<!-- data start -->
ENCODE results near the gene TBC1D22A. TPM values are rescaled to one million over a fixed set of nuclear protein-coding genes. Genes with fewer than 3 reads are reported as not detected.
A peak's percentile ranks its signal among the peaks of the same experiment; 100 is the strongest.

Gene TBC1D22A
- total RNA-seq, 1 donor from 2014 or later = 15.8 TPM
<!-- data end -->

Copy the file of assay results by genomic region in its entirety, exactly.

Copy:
ENCODE results near the gene TBC1D22A. TPM values are rescaled to one million over a fixed set of nuclear protein-coding genes. Genes with fewer than 3 reads are reported as not detected.
A peak's percentile ranks its signal among the peaks of the same experiment; 100 is the strongest.

Gene TBC1D22A
- total RNA-seq, 1 donor from 2014 or later = 15.8 TPM